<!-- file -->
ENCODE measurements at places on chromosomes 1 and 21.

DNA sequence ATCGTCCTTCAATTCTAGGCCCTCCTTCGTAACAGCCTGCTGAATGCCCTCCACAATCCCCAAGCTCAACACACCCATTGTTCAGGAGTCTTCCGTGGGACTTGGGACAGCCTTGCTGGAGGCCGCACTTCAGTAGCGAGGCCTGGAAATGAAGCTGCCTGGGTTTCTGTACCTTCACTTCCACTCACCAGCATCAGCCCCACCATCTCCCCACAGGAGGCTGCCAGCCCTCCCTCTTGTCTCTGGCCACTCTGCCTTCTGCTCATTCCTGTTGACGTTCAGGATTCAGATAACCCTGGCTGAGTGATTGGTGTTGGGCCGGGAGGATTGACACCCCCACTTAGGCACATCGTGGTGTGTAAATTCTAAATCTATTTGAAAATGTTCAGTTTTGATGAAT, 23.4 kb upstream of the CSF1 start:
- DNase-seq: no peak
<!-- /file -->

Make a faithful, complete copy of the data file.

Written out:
ENCODE measurements at places on chromosomes 1 and 21.

DNA sequence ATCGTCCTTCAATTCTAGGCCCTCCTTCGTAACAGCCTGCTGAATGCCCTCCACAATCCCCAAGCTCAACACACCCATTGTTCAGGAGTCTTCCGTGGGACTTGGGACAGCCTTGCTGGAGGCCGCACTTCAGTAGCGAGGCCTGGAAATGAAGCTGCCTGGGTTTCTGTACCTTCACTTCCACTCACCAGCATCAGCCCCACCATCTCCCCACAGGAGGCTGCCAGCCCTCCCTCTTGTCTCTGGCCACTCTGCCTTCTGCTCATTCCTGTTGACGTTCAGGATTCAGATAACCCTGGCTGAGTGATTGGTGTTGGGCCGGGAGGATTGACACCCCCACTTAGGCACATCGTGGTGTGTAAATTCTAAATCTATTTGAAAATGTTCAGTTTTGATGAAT, 23.4 kb upstream of the CSF1 start:
- DNase-seq: no peak